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What is the difference between "shotgun to head" and "gunshot of head"? Are these the same thing, or there is some semantic difference?

This is in relation to suicide methods.

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    The use of "of" with gunshot is non-standard at best... I'm not sure why that site uses it. But it's worth noting that not all guns are shotguns.
    – Catija
    Apr 19 '18 at 22:05
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    To put a shotgun to someone's head: to point a shotgun at someone's head VERSUS a gunshot to the head, to shoot someone in the head. In one you are being threatened, in the other, you're dead, probably. You will see this sort of thing: "The perpetrator put a shotgun to the victim's head but did not shoot him."
    – Lambie
    Apr 19 '18 at 22:12
  • @Lambie A link was removed from the original post referencing methods of suicide, so both cases are self-inflicted.
    – Catija
    Apr 19 '18 at 22:13
  • The two expressions have different meanings. But thank you for letting me know the original reference. I was just straightening out the prepositions and expressions. What an awful site that must be. I'm glad the link was removed.
    – Lambie
    Apr 19 '18 at 22:14
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Neither "shotgun to head" nor "gunshot of head" is correct English. The correct expressions are either "a shotgun to the head" or "a gunshot to the head".

However, neither is really a recommended expression when talking about to methods to commit suicide. "Gunshot to the head" is too blunt, and "shotgun to the head" is a different idiom. If the suicide was mentioned in an article in a newspaper, for example, the reporter would probably write something like:

The man died of a self-inflicted gunshot wound to his head.

"Gunshot to the head" is the kind of thing you read in police reports and crime novels. It lacks the kind of tact most people would use when talking about suicide. Of course, you can use this and even less polite expressions (such as, "He blew his brains out"), but you should first understand the context where they may be appropriate.

"A shotgun to the head" or, more generally, "a gun to the head", is an idiom that means "to use extreme duress to force someone to do some action". It's meant to be metaphorical, and can be used sarcastically:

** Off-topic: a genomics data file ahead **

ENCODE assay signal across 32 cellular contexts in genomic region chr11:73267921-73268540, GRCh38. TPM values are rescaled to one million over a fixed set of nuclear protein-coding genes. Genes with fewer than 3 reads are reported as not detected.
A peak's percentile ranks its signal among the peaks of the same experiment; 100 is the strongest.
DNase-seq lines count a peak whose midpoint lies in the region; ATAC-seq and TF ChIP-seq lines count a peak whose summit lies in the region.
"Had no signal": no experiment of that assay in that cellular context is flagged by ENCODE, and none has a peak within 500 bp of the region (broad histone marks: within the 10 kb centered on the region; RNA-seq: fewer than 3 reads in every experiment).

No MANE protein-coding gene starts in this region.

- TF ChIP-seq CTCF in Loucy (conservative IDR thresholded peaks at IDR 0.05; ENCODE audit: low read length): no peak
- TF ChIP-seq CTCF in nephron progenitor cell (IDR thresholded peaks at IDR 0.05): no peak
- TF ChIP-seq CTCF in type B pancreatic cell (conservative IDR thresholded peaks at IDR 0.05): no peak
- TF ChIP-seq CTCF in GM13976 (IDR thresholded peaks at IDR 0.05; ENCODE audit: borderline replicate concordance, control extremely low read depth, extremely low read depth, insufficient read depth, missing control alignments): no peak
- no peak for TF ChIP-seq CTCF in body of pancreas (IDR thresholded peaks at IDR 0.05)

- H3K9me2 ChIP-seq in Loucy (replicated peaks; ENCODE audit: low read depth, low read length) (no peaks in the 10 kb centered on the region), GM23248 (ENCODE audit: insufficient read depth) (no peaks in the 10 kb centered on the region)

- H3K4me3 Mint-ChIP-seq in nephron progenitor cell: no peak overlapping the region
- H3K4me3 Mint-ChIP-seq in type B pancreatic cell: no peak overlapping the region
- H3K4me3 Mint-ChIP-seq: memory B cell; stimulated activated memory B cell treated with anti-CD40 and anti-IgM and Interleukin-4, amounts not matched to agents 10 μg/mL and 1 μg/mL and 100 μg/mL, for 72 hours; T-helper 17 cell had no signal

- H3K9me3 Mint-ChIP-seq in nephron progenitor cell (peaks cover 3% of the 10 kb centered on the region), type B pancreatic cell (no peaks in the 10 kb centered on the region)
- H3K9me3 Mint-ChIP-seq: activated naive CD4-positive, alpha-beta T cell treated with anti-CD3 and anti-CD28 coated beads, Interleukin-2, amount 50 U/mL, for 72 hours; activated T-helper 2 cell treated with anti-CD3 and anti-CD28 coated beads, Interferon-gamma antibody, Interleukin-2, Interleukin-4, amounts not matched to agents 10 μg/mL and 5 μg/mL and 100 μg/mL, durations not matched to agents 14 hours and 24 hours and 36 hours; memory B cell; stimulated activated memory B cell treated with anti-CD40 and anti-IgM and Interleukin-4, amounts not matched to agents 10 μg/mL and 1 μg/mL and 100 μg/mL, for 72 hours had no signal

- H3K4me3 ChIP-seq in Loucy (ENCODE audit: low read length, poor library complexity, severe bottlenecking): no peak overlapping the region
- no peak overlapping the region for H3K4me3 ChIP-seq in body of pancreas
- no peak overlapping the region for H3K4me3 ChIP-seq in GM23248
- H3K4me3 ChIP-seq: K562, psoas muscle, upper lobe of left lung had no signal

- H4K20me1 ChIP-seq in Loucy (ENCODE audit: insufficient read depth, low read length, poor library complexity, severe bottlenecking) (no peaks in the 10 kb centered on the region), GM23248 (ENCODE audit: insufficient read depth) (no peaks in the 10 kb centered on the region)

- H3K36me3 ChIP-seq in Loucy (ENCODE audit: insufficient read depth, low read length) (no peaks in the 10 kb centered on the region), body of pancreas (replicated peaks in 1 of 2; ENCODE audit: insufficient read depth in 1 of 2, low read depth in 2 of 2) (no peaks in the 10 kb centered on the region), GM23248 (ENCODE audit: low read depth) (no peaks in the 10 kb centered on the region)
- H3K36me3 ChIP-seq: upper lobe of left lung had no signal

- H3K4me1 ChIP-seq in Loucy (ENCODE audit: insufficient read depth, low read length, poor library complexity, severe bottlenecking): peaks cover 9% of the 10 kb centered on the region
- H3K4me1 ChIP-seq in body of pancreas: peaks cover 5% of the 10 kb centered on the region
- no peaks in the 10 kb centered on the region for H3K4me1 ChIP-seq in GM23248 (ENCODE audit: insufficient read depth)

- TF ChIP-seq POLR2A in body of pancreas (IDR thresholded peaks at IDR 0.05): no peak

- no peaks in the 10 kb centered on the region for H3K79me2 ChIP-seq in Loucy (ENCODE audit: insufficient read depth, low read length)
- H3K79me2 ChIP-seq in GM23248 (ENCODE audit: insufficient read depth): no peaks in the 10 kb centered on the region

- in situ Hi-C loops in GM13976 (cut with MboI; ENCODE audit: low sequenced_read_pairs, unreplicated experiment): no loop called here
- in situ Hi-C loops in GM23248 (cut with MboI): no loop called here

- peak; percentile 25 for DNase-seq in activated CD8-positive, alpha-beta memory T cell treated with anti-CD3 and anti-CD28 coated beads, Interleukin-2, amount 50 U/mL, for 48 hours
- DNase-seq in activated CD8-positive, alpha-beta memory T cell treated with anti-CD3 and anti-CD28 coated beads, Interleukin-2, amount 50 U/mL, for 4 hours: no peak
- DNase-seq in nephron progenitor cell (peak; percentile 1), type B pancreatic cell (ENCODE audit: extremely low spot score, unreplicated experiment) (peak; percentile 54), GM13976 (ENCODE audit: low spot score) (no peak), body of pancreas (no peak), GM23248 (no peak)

I might eat broccoli if you held a gun to my head, but not otherwise.

However if you want to describe a suicide where a shotgun was used, then you could say something like:

Ketchum, Idaho, July 2--Ernest Hemingway was found dead of a shotgun wound in the head at his home here today.

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    It's worth noting that these were items in a table, not part of a sentence, so some sort of "headlinese" may be involved... the to/of is still weird, though.
    – Catija
    Apr 19 '18 at 23:30
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You would usually not use "of" when speaking of a gunshot.

A gunshot to the head is actually being shot.

A shotgun to the head would just mean the gun is physically put against the person's head, as if to shoot.

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  • Not in context... the shotgun to the head in this context does absolutely mean that it's been fired.
    – Catija
    Apr 19 '18 at 22:39
  • It does depend whether or not they specify that the person has been injured/ died, but without the specific context it does not sound quite right. Also, generally people would use the first one since saying shotgun refers to the gun itself Apr 19 '18 at 22:42
  • The context is in the question... it's methods of suicide.
    – Catija
    Apr 19 '18 at 22:44
  • But it would only work well if it was said "They died of a shotgun to the head," which almost sounds like they were clubbed with it Apr 19 '18 at 22:47
  • It's a table on a site that uses "of" instead of "to" ... I don't really think that it's a stellar example of the English language... consider mentioning that, as a method of suicide, it should read "Shotgun shot to the head"...
    – Catija
    Apr 19 '18 at 22:52

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